What is Lucky Girl Syndrome? What Does the Latest Tik Tok Trend Mean?
If you've been looking around on TikTok lately, you've probably seen one of the thousands of videos about Lucky Girl Syndrome. Women on the platform say they have asked for everything, from a long-awaited raise and promotion to a new house.
The idea behind this trend is pretty simple: If you say positive things to yourself over and over and really believe in yourself, good things will happen.
“It's easy to say, ‘Oh, I never win anything,' and to keep saying bad things about ourselves over and over. But the Lucky Girl Syndrome tells you to start hoping for the best,” says Anna Grace Newell, an intuitive guide and spiritual teacher who has used this method for years in her own life. “Try to tell yourself, ‘The best things always happen to me or ‘Anna, everything always works out in my favour.'”
Reframing your thoughts isn't new in and of itself, though. In fact, experts say that Lucky Girl Syndrome has its roots in old spiritual practices from many years ago. (It's also important to note that even though the trend is called “Lucky Girl Syndrome,” it's not just for girls!)
If you want to try your luck with the latest spiritual trend on TikTok, here's what you need to know:
What Exactly is Lucky Girl Syndrome?
Lucky Girl Syndrome is the idea that you can get what you want (like luck, money, love, etc.) by repeating mantras and really believing that things will work out for you. The second part is easier to say than to do, but we'll talk more about that in a minute.
Nicolle Merrilyne, an intuitive healer and spiritual mentor in Seattle, says that this practice is in the same spiritual family as manifestation, but it is a bit different. “This is about raising your vibration to a higher frequency or a more positive one,” she says. “When we move through life at a higher frequency, good things start to happen because we are more open to them.”
This trend is based on the idea that if you keep a positive attitude, good things will happen in your life. What you think becomes a kind of self-fulfilling prophecy.
Let's say you have a big presentation at work, and all you can think is, “I'm going to mess this up,” in the days leading up to it. If you keep telling yourself that, you might start to find things that support this negative view of the world. Maybe you overslept and barely had time to get ready before you had to run out the door. When you get to work and turn on your computer, it immediately crashes. Then, since you didn't get your usual morning latte, you try to drink a cup of coffee from the office to give you energy before your presentation, but you spill it all over your white shirt. Ugh.
What if, instead, you told yourself over and over, “I am so lucky. Everything always works out for me, even this presentation.” Things might have gone a different way. When you oversleep and miss your latte, you're glad you got the extra sleep you needed and wonder why you ever thought you needed a caffeine boost to start the day. When you get to work and your computer is acting weird, you sigh (because you're still a person), but you're glad this problem didn't happen during your big moment.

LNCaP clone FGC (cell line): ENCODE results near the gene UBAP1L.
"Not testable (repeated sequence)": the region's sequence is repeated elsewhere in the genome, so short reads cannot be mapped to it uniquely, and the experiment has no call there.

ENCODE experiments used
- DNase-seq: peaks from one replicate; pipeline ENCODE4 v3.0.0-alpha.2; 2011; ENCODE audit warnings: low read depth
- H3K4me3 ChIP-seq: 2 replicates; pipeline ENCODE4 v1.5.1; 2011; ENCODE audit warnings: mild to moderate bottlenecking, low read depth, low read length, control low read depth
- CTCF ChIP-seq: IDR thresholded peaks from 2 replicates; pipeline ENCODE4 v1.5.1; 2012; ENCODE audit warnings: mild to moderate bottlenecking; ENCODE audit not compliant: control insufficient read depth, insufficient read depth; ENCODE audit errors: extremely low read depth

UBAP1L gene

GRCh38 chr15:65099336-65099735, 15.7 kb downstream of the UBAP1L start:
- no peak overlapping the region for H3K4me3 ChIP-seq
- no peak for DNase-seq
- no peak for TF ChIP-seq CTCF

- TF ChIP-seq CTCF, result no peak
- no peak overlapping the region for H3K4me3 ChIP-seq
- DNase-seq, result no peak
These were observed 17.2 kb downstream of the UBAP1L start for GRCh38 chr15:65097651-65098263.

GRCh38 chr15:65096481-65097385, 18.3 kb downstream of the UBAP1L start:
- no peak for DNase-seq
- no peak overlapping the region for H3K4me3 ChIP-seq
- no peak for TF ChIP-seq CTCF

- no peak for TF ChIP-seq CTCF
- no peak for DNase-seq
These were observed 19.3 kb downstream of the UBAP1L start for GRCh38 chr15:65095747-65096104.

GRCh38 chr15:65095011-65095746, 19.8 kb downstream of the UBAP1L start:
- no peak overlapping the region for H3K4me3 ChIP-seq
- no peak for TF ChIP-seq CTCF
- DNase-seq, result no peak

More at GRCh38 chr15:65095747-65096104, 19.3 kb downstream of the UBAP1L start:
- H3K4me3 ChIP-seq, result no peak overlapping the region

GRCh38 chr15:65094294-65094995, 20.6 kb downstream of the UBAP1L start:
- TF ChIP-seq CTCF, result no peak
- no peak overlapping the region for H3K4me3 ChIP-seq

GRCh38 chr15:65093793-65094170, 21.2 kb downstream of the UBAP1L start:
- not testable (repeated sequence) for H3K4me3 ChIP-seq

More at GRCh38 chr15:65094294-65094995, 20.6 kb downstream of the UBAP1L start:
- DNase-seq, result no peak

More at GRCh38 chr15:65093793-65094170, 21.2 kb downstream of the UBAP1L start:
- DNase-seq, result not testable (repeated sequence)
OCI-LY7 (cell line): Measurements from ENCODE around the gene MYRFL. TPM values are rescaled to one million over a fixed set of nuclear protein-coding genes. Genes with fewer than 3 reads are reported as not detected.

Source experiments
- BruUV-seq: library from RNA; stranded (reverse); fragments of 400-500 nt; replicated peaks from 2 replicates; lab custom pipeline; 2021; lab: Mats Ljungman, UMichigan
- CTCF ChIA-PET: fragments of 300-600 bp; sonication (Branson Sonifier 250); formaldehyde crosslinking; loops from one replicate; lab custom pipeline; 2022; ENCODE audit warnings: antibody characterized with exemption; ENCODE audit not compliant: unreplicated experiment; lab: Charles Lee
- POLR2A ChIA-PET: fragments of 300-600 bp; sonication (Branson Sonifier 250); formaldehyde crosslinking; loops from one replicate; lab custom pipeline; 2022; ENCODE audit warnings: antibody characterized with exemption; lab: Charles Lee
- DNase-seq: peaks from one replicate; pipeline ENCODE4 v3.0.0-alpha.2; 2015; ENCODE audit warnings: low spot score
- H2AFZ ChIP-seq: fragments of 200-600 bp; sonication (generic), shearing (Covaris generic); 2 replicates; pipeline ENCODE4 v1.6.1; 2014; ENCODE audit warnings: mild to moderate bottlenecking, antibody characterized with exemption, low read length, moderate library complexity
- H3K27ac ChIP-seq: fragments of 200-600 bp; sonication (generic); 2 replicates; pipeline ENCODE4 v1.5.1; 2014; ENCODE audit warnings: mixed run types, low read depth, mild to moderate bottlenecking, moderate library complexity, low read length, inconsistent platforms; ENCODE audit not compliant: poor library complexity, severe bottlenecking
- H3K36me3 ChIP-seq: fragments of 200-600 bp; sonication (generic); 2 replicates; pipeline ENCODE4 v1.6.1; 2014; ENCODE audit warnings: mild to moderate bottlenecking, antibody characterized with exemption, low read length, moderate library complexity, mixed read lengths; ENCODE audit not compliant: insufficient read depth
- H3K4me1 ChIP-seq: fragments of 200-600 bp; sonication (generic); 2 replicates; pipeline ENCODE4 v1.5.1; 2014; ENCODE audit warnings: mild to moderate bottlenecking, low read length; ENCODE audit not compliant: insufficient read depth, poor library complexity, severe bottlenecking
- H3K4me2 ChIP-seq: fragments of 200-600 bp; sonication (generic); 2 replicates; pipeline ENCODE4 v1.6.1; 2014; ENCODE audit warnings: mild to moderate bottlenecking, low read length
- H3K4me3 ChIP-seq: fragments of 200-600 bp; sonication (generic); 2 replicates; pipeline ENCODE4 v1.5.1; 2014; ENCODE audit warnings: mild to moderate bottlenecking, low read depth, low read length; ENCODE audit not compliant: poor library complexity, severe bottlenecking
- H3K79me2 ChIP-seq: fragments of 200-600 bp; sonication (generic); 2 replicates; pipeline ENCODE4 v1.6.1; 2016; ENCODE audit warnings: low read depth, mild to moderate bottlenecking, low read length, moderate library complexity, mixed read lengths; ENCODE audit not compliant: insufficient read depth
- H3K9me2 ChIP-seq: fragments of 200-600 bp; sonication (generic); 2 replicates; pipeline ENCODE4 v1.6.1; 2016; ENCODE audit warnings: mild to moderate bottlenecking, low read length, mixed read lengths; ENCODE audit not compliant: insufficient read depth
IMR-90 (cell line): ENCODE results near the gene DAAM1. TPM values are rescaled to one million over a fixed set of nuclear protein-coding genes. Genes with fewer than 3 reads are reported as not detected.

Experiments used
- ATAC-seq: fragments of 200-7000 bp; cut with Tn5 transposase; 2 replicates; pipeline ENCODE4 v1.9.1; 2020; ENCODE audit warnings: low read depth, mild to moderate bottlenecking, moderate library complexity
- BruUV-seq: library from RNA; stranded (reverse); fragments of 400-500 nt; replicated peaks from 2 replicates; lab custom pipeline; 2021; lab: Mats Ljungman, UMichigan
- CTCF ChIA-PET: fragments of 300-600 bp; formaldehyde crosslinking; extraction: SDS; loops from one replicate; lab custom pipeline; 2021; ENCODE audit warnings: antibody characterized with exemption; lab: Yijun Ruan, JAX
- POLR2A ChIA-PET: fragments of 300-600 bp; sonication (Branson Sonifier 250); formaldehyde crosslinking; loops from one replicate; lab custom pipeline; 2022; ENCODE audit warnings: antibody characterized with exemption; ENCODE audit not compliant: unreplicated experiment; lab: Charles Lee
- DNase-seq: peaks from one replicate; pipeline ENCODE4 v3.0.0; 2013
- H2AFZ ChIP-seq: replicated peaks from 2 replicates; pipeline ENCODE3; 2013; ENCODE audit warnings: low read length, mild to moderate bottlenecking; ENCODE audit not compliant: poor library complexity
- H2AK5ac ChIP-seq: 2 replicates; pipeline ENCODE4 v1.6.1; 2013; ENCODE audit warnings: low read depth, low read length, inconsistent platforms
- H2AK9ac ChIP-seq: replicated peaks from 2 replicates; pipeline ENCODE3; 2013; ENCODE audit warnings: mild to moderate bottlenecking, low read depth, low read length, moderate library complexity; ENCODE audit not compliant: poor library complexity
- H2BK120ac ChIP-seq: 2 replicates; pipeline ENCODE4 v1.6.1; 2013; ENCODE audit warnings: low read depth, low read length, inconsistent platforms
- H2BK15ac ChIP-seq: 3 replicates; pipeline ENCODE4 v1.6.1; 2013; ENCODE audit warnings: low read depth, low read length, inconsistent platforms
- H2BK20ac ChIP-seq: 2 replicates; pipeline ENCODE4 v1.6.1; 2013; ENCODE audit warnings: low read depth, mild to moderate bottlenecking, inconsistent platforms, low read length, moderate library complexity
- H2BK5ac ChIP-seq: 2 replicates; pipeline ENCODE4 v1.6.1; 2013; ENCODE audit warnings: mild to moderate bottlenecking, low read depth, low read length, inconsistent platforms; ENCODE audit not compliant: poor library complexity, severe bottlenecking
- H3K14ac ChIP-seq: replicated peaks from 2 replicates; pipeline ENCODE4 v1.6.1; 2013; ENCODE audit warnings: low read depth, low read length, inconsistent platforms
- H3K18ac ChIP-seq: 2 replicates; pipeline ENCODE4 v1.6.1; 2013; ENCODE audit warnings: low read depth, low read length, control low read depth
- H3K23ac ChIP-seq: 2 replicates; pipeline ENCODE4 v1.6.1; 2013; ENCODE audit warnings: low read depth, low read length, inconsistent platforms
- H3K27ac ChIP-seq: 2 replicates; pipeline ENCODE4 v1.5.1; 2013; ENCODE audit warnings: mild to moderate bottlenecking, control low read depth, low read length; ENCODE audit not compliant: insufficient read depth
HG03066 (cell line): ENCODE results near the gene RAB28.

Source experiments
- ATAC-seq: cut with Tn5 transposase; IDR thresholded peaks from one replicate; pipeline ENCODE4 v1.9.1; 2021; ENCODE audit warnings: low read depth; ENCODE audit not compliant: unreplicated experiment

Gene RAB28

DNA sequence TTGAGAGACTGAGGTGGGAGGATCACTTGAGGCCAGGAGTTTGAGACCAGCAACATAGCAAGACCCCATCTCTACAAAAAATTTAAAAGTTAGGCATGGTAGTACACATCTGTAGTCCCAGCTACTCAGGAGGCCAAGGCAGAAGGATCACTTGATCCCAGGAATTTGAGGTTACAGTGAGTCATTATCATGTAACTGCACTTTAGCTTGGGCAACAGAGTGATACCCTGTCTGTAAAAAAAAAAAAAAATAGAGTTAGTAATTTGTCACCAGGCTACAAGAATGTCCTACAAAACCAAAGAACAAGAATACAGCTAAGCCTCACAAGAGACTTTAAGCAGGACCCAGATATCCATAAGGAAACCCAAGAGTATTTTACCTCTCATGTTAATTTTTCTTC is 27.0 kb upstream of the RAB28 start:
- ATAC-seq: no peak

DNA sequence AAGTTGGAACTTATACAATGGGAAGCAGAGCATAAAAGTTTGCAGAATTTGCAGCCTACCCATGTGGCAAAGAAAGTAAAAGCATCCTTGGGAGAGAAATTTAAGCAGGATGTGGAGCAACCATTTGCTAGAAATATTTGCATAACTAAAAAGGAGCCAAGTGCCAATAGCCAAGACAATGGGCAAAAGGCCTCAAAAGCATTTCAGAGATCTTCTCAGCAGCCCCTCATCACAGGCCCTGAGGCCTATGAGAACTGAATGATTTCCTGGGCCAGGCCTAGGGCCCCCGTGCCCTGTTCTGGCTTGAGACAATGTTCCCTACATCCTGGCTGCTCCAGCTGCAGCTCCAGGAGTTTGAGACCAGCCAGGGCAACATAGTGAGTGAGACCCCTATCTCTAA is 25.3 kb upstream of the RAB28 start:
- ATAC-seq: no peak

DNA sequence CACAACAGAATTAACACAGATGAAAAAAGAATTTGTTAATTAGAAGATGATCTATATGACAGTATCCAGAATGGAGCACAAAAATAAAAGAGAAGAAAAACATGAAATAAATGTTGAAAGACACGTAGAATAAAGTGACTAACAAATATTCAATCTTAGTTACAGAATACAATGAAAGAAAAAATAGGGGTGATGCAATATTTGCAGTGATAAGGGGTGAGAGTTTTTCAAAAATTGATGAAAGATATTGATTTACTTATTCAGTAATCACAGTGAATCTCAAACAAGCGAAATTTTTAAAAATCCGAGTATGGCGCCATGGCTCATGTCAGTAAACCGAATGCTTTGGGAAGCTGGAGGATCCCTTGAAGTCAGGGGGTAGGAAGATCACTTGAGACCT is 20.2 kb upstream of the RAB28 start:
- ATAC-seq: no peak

In this second case, you use the power of your mind to find the good in every situation. And at the very least, that sounds like a nicer way to live, right?
How Does Lucky Girl Syndrome Come Into Trends?
Newell and Merrilyne say that Lucky Girl Syndrome is a branch of the law of assumption. The law of assumption is a theory that New Age philosopher Neville Goddard came up with in the 1940s and 1950s. This theory says that if we think we already have something, we will get it in the end. If you think you're lucky, you will be!
Newell says that there is some science to back up this theory, and it's all about the reticular activating system (RAS), which is a network of neurons in the brain stem that make up your mind's filtering system.
“Every day, we have a million ideas running through our heads, and RAS really helps us focus that energy,” says Newell. She gave the example of noticing one red car while driving and then seeing nothing but red cars for the rest of the trip.
“[With assumption theory], we turn on our RAS to try to find the best outcome. “It's a change in point of view,” she says. This idea tells you to look for the good things that could happen instead of looking for all the bad things that could happen.
Even though this is easy to say, it can be hard to do. Both Newell and Merrilyne say that you can start to get “lucky girl vibes” by being thankful for what you have, whether it's your phone, your home, or your best friend who you can always call when you feel like you're going down a spiral.
Of course, this theory doesn't change the fact that life is unpredictable and hard. Everyone has bad things happen to them, and you can't stop that no matter how positive you are. The Lucky Girl Syndrome, on the other hand, makes you think that the glass is always half full.
Newell also says to start small. Instead of trying to win the Mega Millions jackpot, try to get a free lunch. Step by step!